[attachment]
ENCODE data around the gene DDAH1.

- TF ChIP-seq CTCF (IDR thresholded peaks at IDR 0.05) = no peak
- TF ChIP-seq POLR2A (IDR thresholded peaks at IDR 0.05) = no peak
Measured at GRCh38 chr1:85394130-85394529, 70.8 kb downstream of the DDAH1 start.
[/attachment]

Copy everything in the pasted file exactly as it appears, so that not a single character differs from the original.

ENCODE data around the gene DDAH1.

- TF ChIP-seq CTCF (IDR thresholded peaks at IDR 0.05) = no peak
- TF ChIP-seq POLR2A (IDR thresholded peaks at IDR 0.05) = no peak
Measured at GRCh38 chr1:85394130-85394529, 70.8 kb downstream of the DDAH1 start.